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The chateau makes three different wines. The so-called grand vin, that is Château Latour itself, a second wine called Les Forts de Latour and a third wine simply called Pauillac. The grand vin comes from the original part of the vineyards, called the Enclos. This is the most prestigious part of the vineyard where the vines have a fine view of the Gironde estuary. The tradition in Bordeaux says that vines that overlook the water make the best wine. The proximity to the estuary actually gives a slightly higher temperature, helping the grapes to good maturity. The Enclos is around 45 hectares out of a total of 88 for the whole estate.
The grape varieties are 75 % Cabernet Sauvignon, 23 % Merlot, 1 % Cabernet Franc and 1 % of Petit Verdot. The planting density is high, 10,000 vines per hectare. Every year the chateau’s viticulturist replaces a certain number of dead vines. These young vines are marked and treated separately. They are harvested separately and they are not used in the grand vin until they are at least 10 years old.
The Enclos is under conversion to organic farming since 2015. It takes three years to be certified so it means that we will see the first organic Château Latour in 2018. Only copper and sulfur, mixed with different plant infusions, are used to fight diseases in the vineyard. Instead of insecticides they use sexual confusion. Only organic fertilizers are used when needed and no herbicides.
The barrel aging starts in December. Château Latour is put in 100 % new oak from the Allier and Nièvre forest in the central part of France. The chateau works with 11 different coopers. This is important to the winemaker as the coopers all have different styles.
The wine spends six months in the first year cellar where it will also undergo the malolactic fermentation. The barrels are tasted regularly and the winemaker decides the blend for the grand vin, the second wine and the third wine. He decides if the press wine should be included or not. The wine is then moved to the huge and magnificent second-year cellar where it will spend 10-13 months, so in total around 22 months of aging before it is bottled. 2014 was bottled in June this year. During the barrel aging the wine is racked and topped up regularly, every 3 months. At the end, the wine is fined traditionally with egg whites, 5-6 whites per barrel.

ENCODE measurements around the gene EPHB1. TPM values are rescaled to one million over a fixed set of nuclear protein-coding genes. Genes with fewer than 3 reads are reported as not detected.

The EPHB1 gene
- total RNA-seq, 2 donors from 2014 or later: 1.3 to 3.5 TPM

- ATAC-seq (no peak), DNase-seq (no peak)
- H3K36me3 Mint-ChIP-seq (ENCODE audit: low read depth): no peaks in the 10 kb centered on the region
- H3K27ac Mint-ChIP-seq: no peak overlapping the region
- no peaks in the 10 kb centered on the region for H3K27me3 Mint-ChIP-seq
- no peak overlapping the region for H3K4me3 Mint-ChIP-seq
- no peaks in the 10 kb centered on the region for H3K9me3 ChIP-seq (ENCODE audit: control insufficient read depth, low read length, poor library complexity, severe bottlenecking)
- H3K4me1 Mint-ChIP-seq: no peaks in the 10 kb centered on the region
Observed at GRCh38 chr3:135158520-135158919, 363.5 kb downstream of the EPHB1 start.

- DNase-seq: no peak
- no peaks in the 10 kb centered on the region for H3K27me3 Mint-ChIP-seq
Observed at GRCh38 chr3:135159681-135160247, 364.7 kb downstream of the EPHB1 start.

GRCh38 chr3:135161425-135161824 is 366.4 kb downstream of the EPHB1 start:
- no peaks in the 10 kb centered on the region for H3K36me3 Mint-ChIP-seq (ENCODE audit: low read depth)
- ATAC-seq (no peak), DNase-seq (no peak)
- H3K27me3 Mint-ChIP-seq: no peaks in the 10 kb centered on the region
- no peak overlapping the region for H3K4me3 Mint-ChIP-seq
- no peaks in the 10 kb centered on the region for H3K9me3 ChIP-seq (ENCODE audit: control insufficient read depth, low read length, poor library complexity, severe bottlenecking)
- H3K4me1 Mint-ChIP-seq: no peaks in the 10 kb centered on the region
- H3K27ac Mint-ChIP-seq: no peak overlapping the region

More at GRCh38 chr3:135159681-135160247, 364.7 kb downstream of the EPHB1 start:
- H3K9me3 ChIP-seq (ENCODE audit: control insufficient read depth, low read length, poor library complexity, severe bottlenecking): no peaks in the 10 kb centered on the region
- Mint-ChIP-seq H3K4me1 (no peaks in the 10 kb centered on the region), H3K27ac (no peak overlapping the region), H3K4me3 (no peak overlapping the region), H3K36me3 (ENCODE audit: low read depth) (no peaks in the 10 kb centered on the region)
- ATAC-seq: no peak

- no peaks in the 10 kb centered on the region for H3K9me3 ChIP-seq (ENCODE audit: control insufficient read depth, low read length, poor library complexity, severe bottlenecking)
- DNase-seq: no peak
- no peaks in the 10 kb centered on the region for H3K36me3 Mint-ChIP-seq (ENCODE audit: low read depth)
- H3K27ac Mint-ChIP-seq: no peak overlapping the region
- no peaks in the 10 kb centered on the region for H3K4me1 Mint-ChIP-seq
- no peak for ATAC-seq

Château Latour is often a textbook example of a Cabernet Sauvignon. No wonder, as often almost 90 % of the wine is made from this grape. It is a powerful wine in its youth, with aromas of cedar wood and black fruit, made even more powerful with the aging in 100 % new oak barrels. It is packed with fruit and tannins and it stays young for at least 10 years. This is a wine you really should wait for, say 10-15 year or longer. It needs time to show what it is capable of.
Normal bud burst. The early flowering (20-30 May) was perfect. Then suddenly it was wet, windy and cold. The flowers persisted for a dangerously long time, until the end of June. Flower abortion followed. Stormy rains in July. Fine weather throughout August until 15 September. Ripening normalized and the skin grew thinner. Exceptionally fine weather throughout the harvest during the first fortnight of October. The crop was a pleasant surprise, much better than expected.
The wines are of consistent quality but faster maturing than those of 1952, because they have less tannin. They are wines of good quality, well-balanced and very elegant.
The moment for optimal drinking and best way of serving
The wine has now passed its optimum for some time, and should be drunk before 2005.
If a bottle is opened, keep vertical at least half a day to settle the sediments at the bottom of the bottle. Then slowly pour the wine into a decanter in order to get rid of the sediments and serve.
The 1953 become the first top vintage of the 1950s. The year ended up to be an excellent one, even though the heavy rains of September threatened to destroy a good year. The hot, dry summer was crowned by a perfect August. The mercury rose above 30°C on more than half of the days in August. Fortunately, the rains that came in mid-September made way for ideal harvest conditions at the beginning of October. The finest wines of this vintage are united by their elegance, delicacy and temperance. They should ideally be decanted for two hours before drinking. The vintage received praise particularly in Médoc, which produced the best wines of the entire vintage. One of the most highly renowned of these is the Château Lafite-Rothschild. Many consider it to be best Lafite-Rothschild of the entire 20th century. Although Graves and Sauternes also produced some top wines, Pomerol and Saint-Émilion today offer so many outstanding creatures, with the crème de la crème being the Cheval Blanc and Lafleur.
Recommended glass shape
Average Bottle Price
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